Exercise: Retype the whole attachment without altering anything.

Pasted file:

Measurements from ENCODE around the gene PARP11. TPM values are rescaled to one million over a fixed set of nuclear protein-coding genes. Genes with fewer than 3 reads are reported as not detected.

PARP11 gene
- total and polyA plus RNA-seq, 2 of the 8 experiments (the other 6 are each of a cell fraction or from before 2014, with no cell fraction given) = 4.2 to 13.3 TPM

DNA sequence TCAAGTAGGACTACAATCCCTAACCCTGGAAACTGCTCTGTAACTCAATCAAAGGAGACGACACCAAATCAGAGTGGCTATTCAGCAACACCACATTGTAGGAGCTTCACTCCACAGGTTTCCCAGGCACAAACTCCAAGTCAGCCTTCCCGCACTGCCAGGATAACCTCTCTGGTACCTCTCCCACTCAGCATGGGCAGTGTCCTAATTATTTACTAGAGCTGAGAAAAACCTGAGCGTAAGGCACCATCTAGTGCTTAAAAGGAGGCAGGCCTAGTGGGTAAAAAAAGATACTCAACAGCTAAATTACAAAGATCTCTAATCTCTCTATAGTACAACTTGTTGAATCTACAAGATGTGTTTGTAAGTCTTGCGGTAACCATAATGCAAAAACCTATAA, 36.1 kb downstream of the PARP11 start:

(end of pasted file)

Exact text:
Measurements from ENCODE around the gene PARP11. TPM values are rescaled to one million over a fixed set of nuclear protein-coding genes. Genes with fewer than 3 reads are reported as not detected.

PARP11 gene
- total and polyA plus RNA-seq, 2 of the 8 experiments (the other 6 are each of a cell fraction or from before 2014, with no cell fraction given) = 4.2 to 13.3 TPM

DNA sequence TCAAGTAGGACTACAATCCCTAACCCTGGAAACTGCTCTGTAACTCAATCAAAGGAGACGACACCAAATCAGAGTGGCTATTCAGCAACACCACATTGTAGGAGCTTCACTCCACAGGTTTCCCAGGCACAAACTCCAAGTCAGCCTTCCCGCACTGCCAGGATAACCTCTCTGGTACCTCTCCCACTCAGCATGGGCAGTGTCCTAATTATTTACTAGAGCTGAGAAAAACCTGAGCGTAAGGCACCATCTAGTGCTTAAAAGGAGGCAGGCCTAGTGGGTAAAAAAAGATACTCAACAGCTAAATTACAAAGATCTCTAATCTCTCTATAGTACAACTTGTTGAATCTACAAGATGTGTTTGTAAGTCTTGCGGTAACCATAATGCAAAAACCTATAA, 36.1 kb downstream of the PARP11 start: